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ALAMEDA – Antonio Smith is certainly missed back in Houston. The Raiders defensive tackle spent his last five seasons with the Texans, adding a unique brand of humor to that locker room.
He has several alter egos, from the popular Ninja Assassin to a lesser-known fortuneteller named “Tonestradamus.”
He has a way of making serious situations light, without losing focus on the task as hand. He’s a welcome addition when things are going well, even more so when adversity strikes.
“Antonio, as I’m sure you guys have seen by now, is the best,” Texans defensive end J.J. Watt said. “He’s a character to say the least. He’s a great friend, he’s a very loyal teammate. He’s a guy that no matter what the situation, he can always put a smile on your face. He’s just a really good, loyal, humble guy. I was really fortunate to spend some time with him.”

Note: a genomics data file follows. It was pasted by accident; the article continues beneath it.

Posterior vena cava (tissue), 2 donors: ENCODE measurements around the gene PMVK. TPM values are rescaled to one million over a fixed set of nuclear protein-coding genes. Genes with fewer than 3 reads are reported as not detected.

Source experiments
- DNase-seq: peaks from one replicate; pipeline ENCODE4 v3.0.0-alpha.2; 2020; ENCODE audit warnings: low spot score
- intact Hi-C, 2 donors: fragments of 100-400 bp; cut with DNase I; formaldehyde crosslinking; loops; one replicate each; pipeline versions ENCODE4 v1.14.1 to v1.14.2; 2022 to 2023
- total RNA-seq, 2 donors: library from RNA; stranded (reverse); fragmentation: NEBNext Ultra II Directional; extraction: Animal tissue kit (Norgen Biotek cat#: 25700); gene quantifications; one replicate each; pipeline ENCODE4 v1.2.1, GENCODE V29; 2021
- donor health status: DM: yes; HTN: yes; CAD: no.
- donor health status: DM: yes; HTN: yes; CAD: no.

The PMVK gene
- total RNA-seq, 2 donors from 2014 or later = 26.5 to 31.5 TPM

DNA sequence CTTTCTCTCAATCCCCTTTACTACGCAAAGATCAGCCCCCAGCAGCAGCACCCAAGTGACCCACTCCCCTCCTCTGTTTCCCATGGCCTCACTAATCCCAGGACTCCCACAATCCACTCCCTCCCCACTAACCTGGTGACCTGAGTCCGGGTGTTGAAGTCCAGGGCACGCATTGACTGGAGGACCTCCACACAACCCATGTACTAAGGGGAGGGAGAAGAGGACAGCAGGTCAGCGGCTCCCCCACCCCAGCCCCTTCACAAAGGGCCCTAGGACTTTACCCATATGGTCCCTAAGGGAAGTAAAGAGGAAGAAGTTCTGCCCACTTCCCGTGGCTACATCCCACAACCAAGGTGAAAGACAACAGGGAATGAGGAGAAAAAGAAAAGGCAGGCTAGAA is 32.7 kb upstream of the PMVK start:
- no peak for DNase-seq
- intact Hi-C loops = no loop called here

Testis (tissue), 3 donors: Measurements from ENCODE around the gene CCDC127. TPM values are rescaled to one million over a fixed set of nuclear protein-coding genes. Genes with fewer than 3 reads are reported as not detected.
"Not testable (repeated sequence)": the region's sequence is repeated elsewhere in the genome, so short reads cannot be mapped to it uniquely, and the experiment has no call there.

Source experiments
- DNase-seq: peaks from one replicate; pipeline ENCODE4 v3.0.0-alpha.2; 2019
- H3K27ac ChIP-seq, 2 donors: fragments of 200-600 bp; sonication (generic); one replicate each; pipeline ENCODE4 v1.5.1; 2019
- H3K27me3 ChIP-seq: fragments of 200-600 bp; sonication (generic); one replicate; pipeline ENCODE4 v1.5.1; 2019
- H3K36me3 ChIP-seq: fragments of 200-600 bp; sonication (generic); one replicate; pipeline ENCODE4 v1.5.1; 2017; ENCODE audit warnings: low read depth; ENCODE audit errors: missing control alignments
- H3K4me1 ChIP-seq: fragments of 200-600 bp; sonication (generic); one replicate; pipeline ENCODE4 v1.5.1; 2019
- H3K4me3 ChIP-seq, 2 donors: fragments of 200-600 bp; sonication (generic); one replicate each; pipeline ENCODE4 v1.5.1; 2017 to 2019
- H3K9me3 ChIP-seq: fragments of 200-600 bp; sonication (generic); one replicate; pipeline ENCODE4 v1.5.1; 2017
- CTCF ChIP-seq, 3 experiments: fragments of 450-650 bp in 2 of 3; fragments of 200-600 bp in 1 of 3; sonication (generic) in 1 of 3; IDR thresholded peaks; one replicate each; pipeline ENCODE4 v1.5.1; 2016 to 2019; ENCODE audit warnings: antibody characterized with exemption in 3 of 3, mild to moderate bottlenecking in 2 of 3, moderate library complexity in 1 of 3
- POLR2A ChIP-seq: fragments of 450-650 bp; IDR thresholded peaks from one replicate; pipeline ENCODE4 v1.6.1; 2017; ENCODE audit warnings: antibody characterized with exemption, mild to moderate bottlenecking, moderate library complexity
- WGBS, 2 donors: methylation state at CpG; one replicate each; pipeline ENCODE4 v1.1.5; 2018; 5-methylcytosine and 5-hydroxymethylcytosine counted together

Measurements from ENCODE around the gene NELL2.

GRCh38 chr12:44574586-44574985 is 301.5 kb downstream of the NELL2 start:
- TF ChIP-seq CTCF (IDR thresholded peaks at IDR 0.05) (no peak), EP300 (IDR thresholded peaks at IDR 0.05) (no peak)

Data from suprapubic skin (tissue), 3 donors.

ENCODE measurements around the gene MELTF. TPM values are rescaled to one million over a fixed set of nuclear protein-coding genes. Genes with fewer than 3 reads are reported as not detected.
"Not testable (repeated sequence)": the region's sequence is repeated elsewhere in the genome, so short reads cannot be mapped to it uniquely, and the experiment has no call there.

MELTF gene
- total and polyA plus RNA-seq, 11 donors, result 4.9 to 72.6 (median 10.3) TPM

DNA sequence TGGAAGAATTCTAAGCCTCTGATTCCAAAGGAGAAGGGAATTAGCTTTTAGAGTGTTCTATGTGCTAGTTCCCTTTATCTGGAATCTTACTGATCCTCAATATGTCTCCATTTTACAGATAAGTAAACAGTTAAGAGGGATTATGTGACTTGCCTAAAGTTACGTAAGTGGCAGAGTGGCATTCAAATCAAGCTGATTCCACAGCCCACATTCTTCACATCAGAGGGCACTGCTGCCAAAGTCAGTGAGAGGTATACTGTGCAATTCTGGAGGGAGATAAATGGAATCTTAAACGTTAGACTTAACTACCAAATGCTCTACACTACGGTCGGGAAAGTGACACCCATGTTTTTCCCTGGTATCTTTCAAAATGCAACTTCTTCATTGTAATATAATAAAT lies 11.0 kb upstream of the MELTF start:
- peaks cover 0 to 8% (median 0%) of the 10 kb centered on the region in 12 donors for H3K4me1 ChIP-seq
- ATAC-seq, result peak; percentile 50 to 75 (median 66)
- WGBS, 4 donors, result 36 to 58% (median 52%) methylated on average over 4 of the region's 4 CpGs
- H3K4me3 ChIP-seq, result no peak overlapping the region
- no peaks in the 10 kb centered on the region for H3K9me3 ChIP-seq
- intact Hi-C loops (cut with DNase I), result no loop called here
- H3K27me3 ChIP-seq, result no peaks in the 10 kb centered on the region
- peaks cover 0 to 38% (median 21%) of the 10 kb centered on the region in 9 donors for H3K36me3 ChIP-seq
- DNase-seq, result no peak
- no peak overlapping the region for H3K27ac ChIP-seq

The Texans benefitted from that during a disastrous 2-14 season.
“Even when you want to come to work with a frown on your face, and act all mean or whatever because when you get to losing, everybody takes it in a different way,” Smith said. “I still kind of kept it light every now and then.”
Smith valued his time in Houston, but moved on to the Raiders after signing a two-year contract this offseason. Smith was a dominant interior lineman during his Texans tenure, willingly teaching Watt and other linemates the tricks of his trade.
He’s excited to see them, but hopes his mentorship won’t make life harder on his new team.
“All masters always worry about how the progress of their young Padawans is doing,” Smith said. “I’m looking forward to see how they’ve reached master-hood since I left them.”
The Smith has provided a similar service with the Raiders, trying to raise the level of play and discourse for a young set of reserve defensive tackles.
“He’s honest. He tells it like it is, which as a coach or a player, you respect,” defensive coordinator Jason Tarver said. “He’s seen everything in this game, so those things make him a great asset to our locker room.
“His personality type is he just says it how it is and sometimes that comes out kind of funny and sometimes that comes out as, ‘Hey man, do your job.’ He’s just being himself and that’s what we need him to be, himself, and keep playing the way he started for us.”